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Africa’s fate hangs on cliff amid re-emergence of military ‘interventions’



MILITARY are increasingly recurring in Africa’s polity in the last decade with the ousting of Guinea’s President Conde becoming the latest successful attempt of a country’s armed forces to take over the government and politics of a hitherto democratic nation.

  Since 2010, Africa has experienced about 38 coups and attempts in various countries. 2017 saw the ousting of Zimbabwe’s independence hero and president of over 30 years from power by the country’s military.  In the same vein, Sudanese soldiers, led by the country’s former first Vice President attacked the presidential palace and overthrew President Omar al-Bashir in 2019. Bashir had been in power since 1989. Ethiopia in 2019, also saw a coup attempt to oust Prime Minister Abiy Ahmed.

  This year 2021, the continent has witnessed four coups with three of the countries located in the West African region and the others in Central Africa; Niger, Mali, Guinea and  Chad. These recent coups rise above the average of coups of the past decade. While Mali has witnessed two consecutive coups despite brokering of peace deals, Chad’s Idriss Deby was killed in a fight against the country’s rebels although it’s claimed that he was killed as a result of a mutiny carried out by soldiers in the country’s military. However, Deby has since been replaced by his son as interim president leading the country’s transitional military council.

  As with most successful coups in the past, the military usually cite or hinge their reasons for intervention on corruption, political strife, gross economic imbalance and instability, amongst others. However, with the recent outcome as seen in Guinea, there’s a paradigm shift in military intervention legitimacy as citizens seem to jubilate about the political development. This novel attitude as against the traditional fears amongst the citizenry put a lot of questions about Africa’s leadership style and governance.

   Following the trajectory of recent coup attempts, there are recurring indices in the countries that have experienced military interventions in the past decade. These indices are mostly overt and they include, sit-tight and long-serving dictatorship government, manipulation of the constitution and electoral process, stifling of oppositions and the media, ethnic restiveness, economic woes, alienation of the citizenry from governance and the involvement of the military as political tool. As Jonathan Powell rightly puts, “African countries have had conditions common for coups, like poverty and poor economic performance. When a country has one coup, that’s often a harbinger of more coups.” Often times, as the era of social media makes it difficult to manage society, demagogues latch on people’s emotions to usurp power, promising to restore political and economic stability.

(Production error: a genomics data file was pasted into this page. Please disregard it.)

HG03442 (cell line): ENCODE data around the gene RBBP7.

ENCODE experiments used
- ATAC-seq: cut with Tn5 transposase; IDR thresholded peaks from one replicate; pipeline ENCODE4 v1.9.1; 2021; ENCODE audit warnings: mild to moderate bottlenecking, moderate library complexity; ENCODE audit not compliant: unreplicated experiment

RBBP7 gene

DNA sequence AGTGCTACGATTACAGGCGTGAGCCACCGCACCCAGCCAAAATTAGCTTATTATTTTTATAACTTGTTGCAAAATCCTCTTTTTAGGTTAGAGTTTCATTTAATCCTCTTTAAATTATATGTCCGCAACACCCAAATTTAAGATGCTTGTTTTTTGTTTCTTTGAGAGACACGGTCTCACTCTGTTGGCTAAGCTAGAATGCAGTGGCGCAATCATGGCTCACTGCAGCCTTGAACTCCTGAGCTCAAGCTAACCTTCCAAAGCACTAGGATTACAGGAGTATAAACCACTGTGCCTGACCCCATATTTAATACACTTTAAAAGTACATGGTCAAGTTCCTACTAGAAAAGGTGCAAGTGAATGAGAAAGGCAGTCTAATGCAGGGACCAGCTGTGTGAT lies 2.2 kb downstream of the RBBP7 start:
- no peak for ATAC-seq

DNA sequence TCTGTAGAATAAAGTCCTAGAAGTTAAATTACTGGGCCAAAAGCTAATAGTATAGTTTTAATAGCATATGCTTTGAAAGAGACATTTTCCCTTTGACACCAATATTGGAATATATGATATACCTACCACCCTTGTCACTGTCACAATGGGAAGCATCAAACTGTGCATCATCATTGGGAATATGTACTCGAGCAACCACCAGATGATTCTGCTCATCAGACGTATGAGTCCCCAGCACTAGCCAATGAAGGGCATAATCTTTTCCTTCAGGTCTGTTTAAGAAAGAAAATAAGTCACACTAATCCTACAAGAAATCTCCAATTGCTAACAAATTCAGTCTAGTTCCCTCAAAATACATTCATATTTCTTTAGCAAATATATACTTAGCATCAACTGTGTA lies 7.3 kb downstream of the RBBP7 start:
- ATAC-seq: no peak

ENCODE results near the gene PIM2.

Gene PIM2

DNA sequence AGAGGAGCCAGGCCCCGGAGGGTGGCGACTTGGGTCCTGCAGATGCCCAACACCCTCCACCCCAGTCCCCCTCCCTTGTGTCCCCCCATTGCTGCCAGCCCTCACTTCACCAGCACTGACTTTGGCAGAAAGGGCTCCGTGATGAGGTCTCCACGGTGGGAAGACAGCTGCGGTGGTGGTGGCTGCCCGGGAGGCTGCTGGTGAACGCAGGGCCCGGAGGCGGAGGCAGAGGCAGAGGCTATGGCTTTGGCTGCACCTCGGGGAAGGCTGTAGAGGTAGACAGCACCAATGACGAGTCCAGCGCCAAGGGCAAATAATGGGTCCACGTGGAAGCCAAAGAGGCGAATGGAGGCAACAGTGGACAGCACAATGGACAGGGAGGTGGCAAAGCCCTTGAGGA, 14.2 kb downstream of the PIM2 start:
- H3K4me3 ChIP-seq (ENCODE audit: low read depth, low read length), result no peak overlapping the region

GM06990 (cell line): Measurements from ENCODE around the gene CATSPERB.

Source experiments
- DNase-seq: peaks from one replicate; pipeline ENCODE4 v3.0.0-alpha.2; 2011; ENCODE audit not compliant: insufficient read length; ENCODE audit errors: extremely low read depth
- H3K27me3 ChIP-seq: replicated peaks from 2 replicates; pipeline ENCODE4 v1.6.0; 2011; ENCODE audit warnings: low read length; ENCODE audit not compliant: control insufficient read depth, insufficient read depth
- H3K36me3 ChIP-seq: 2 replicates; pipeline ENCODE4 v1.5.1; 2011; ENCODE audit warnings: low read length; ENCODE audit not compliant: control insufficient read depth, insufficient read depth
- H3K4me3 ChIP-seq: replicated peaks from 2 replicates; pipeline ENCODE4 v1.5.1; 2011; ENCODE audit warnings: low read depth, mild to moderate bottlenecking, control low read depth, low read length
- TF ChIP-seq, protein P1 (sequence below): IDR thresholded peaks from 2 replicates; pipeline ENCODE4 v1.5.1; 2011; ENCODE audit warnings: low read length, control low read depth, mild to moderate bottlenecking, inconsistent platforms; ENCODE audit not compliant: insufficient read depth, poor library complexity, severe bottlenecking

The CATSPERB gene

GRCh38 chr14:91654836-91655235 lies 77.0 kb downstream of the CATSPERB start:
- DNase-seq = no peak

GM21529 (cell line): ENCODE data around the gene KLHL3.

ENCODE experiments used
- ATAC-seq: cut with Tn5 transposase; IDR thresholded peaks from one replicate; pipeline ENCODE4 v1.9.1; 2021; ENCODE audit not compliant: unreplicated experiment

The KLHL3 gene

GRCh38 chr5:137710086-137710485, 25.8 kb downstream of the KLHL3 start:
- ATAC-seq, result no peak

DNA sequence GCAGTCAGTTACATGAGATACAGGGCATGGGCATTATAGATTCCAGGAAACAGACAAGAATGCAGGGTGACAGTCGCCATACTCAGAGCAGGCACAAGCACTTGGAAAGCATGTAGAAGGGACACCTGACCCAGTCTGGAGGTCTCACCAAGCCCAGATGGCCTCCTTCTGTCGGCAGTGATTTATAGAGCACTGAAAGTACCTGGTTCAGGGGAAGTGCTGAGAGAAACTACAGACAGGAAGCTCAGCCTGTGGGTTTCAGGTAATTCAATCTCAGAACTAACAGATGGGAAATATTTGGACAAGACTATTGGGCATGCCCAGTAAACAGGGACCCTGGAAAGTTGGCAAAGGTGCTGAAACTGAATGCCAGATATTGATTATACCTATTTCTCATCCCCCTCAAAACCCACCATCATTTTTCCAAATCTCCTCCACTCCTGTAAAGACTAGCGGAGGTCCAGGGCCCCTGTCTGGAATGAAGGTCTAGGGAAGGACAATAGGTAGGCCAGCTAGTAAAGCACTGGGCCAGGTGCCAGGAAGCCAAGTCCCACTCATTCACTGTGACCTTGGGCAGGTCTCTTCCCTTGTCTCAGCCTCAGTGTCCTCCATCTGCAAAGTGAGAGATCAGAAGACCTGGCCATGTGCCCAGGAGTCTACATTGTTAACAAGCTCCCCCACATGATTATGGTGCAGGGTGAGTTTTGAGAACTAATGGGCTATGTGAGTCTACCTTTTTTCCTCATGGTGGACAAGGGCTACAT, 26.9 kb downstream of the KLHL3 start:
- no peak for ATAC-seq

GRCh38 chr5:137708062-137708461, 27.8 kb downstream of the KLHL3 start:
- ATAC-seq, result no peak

However, history has shown that the military boys do not live up to their promise rather; they go lower down the mud engaging in the very activities they kicked against. To claim legitimacy and consolidate power, military governments engage in blackmail, extortion and annihilation of opposition, public opinion and the media.

  With the advent of the coronavirus pandemic and its effects, this is hugely a bad time for African states to be found in the conundrum of military coup. Already, the pandemic has caused loss of jobs and business closure, which have plunged most families and individuals into poverty as well as taking its toll on various African economies. The presence of military dictatorship will not only scare investors away but a repeat of economic woes and bad governance experienced in the late 20th century might come into play. As with military government, political and economic stability is not guaranteed rather; it would lead to economic hindrance. 

  Despite the many challenges associated with military intervention and its effect on African societies development, it isn’t out of place to anchor the emergence of coups on the loopholes and inefficiency of most elected democratic governments.  Most African governments struggle to deepen and institutionalise the ideal elements of good governance and democracy.  To a large extent, most are caught in the web of abuse of power violation of human rights. In most African countries such as Kenya, Cameroon, Uganda and Guinea, the presidents have used the legislature to extend term-limits. Elections are marred by violence and malpractices. These phenomena are possible because African states have relatively weak institutions.

  It is imperative to note that military intervention in politics is not the best for Africa’s development especially at this 21st century. African societies need to cultivate democratic culture and establish strong institutions which cannot be influenced or manipulated by demagogues. As Winston Churchill rightly put, “democracy is the worst form of government – except for all the others that have been tried.”

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